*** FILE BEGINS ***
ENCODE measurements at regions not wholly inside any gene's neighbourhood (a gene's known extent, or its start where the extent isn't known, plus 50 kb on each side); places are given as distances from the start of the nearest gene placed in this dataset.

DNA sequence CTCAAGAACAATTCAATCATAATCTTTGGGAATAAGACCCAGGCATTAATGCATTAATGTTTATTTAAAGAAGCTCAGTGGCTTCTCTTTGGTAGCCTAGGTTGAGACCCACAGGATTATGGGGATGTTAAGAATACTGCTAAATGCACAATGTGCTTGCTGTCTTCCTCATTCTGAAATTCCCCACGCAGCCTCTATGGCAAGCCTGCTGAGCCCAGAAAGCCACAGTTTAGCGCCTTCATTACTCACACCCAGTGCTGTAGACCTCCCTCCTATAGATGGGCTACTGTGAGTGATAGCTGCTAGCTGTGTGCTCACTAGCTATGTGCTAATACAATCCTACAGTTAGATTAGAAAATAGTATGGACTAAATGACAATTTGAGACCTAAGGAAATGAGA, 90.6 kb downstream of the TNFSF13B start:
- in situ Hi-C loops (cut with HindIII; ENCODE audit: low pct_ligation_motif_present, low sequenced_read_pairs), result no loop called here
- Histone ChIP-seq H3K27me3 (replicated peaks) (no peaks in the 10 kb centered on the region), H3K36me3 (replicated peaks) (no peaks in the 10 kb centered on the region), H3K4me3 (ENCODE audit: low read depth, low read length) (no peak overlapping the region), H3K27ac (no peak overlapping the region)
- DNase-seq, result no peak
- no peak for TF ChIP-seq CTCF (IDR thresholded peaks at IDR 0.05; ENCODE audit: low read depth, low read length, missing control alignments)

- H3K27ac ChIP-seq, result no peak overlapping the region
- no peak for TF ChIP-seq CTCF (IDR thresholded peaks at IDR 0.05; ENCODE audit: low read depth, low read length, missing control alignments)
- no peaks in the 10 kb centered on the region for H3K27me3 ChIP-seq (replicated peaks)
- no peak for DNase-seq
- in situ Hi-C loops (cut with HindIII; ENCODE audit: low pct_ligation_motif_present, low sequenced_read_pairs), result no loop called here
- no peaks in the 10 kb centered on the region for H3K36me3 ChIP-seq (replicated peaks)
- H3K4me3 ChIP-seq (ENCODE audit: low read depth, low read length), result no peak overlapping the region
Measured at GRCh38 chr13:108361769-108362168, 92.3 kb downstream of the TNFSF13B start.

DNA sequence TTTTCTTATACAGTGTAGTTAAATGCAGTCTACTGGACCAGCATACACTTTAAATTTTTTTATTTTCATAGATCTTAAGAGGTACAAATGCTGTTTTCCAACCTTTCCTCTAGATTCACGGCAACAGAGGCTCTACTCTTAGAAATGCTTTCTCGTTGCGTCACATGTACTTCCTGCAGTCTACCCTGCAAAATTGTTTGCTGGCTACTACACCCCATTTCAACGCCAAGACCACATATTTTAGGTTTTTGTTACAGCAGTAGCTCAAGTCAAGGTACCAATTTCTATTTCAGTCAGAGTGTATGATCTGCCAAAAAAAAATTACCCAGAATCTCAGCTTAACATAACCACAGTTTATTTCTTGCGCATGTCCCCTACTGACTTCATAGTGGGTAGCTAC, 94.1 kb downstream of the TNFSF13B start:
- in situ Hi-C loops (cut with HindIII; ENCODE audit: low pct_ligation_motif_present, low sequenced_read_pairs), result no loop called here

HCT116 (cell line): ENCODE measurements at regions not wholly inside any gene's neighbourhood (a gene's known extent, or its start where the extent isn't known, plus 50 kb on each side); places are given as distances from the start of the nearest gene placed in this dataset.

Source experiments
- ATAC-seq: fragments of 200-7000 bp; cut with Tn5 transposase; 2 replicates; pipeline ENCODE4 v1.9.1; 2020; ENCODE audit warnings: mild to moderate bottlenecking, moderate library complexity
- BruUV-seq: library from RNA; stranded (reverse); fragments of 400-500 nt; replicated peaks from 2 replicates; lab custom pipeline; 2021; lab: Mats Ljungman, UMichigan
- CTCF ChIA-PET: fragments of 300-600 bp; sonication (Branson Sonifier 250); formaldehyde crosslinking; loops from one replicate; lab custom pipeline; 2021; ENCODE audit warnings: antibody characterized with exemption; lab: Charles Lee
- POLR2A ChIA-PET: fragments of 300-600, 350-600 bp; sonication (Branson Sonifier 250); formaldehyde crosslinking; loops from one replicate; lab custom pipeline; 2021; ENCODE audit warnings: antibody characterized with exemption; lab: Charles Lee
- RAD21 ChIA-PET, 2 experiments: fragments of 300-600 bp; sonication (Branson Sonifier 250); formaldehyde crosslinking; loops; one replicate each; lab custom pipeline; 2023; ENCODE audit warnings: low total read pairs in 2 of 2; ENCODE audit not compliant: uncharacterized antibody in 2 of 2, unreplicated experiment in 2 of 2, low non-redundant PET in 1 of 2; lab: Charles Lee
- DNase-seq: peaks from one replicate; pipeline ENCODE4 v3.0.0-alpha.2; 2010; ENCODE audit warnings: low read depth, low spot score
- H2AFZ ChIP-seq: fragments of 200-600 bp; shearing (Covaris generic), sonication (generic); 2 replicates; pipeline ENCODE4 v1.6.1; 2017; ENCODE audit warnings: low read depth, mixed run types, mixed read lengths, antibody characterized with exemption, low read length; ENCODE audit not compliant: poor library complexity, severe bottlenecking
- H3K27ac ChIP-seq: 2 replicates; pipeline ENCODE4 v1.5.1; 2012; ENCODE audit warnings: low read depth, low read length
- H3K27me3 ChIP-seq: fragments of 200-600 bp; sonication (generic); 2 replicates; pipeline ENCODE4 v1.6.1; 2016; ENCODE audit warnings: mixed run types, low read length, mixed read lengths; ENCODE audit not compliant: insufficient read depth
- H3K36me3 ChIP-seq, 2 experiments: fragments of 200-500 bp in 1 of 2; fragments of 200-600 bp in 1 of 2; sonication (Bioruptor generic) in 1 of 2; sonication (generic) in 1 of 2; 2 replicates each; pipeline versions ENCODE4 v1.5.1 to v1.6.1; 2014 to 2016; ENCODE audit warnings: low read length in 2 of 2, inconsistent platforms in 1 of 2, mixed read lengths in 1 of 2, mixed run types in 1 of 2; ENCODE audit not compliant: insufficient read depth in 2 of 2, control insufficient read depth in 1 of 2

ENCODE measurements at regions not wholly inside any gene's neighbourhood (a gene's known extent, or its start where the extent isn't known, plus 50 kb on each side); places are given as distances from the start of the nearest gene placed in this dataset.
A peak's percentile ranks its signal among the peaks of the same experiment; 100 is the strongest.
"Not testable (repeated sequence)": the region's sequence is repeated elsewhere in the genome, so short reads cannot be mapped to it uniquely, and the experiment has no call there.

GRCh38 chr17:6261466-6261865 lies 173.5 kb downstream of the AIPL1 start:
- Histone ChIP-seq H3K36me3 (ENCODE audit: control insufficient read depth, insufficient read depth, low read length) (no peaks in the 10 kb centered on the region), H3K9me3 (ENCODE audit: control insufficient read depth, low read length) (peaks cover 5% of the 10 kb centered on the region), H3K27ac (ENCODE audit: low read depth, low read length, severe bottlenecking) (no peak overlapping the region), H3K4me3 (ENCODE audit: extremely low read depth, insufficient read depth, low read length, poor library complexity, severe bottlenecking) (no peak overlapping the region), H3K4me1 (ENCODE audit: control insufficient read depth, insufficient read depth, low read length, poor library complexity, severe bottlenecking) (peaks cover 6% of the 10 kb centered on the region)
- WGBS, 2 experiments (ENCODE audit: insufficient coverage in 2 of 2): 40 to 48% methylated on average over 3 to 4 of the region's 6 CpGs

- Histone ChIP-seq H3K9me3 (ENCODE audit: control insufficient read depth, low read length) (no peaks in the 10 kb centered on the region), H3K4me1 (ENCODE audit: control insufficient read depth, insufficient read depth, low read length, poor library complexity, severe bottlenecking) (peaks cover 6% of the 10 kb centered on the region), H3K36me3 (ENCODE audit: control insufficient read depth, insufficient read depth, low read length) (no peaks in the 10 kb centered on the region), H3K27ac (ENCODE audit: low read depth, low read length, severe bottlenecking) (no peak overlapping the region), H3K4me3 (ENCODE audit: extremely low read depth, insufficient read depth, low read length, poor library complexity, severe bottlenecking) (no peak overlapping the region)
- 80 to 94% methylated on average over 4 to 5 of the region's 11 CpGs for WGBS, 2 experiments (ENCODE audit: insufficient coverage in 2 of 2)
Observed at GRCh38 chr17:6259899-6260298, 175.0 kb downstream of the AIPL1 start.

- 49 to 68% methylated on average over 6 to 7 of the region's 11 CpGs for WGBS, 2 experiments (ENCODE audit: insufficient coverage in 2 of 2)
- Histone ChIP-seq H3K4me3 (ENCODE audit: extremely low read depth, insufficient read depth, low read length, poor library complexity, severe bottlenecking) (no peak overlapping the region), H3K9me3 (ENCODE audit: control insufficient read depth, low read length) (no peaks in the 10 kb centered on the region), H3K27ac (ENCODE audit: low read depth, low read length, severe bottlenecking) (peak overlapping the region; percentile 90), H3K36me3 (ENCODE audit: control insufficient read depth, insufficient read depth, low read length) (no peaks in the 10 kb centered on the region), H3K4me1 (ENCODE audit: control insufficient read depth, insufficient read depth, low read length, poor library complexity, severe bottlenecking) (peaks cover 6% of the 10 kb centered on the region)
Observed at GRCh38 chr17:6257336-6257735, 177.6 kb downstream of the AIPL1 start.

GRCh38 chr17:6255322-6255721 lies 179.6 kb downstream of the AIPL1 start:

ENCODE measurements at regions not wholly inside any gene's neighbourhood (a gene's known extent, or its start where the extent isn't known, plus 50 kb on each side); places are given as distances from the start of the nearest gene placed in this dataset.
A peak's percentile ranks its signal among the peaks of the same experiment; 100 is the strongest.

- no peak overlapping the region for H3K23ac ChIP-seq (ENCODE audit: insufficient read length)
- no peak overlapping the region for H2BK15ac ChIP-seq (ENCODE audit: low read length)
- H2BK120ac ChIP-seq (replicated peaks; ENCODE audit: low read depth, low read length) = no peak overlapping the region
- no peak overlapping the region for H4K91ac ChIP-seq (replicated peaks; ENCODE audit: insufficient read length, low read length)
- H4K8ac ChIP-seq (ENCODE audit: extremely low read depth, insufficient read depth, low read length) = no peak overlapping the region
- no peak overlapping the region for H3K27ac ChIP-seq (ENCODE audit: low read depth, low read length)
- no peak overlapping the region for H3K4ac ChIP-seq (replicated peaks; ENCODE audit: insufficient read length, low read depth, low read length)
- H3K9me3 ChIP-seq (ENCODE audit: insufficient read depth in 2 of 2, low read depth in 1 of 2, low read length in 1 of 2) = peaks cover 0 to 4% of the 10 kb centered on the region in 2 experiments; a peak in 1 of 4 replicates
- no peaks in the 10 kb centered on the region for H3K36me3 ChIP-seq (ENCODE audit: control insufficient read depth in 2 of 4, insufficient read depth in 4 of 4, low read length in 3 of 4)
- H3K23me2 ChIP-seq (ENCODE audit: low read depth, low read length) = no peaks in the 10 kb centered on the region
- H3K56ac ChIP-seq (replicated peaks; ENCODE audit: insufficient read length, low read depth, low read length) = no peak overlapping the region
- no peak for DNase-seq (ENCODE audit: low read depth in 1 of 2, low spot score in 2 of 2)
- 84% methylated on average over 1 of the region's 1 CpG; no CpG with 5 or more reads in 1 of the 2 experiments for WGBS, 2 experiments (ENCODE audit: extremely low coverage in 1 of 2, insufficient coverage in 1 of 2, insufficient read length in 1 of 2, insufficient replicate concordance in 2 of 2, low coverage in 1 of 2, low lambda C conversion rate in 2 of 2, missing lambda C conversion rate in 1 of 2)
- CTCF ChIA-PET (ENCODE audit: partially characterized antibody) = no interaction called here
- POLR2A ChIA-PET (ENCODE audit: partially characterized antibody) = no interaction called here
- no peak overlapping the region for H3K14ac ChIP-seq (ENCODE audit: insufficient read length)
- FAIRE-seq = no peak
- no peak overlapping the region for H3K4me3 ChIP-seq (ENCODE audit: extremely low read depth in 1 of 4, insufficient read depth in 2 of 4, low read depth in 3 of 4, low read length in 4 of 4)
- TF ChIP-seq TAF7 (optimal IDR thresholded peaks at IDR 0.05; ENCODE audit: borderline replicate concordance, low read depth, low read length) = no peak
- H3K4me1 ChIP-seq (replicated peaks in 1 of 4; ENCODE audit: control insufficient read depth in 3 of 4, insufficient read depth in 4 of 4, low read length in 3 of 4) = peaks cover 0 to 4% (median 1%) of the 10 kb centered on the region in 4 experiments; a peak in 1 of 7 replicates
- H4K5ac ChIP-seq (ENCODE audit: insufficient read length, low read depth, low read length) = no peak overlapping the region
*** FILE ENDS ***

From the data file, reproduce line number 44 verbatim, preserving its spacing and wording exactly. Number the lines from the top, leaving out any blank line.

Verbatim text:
- no peak overlapping the region for H3K23ac ChIP-seq (ENCODE audit: insufficient read length)